Even during solar minimum, the Sun can be surprisingly dynamic. We are currently observing a sunspot-less solar disk, but on Saturday the Solar and Heliospheric Observatory (SOHO) observed a noteworthy X-ray flare. It was a B3.8 flare, producing a coronal mass ejection (CME), sending vast quantities of hot plasma into interplanetary space. Admittedly, it is strange to witness CMEs of this size at this time in the solar cycle, but what is even weirder is that the flare was produced by a region devoid of sunspot activity (see image). SOHO captured the CME event with its LASCO instrument and the two-probe Solar Terrestrial Relations Observatory (STEREO) captured an incredible “solar tsunami” (or Sun Quake) as the flare caused the Sun’s surface to ripple. And all this without an intense magnetic field and sunspot pair…
Flares and sunspots go together like bread and butter; you very rarely find one without the other. Sunspots are manifestations of intense magnetic field lines being forced through the surface of the Sun, pushing the hot surface aside, exposing the cooler (and darker) solar interior. Projecting from these dark features one can expect arcades of coronal loops, plasma brightly radiating in EUV, and if they are hot enough, X-rays. Should the conditions be correct, magnetic reconnection may occur, unleashing huge quantities of stored magnetic energy.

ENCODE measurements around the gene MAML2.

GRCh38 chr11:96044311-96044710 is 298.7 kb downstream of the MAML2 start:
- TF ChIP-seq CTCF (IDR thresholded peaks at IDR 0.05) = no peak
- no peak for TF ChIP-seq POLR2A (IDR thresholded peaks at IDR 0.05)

Although magnetic field lines were present at the site of the April 26th flare, there didn’t appear to be much going on, and certainly no signs of a sunspot. Then at 1408 UT a huge flare was ignited and a large CME followed. At the same time, STEREO (a pair of solar observatories viewing the Sun at different locations) saw immense ripples speed over the solar surface.
Generally speaking, the strong magnetic field required to generate such a large event should leave it’s footprints as sunspots, but having an X-ray flare without sunspots will be sure to excite solar physicists for a long time. Where did the energy for this flare and CME come from? What triggered it? Why were there no sunspots at that location? Why is the Sun so active when it is predicted to be at a low-energy state? I will be looking into these questions and taking an educated guess over the coming days. So stay tuned!
Thanks to Susan Martin at the Mars Foundation for bringing my attention to this news!
Source: Space Weather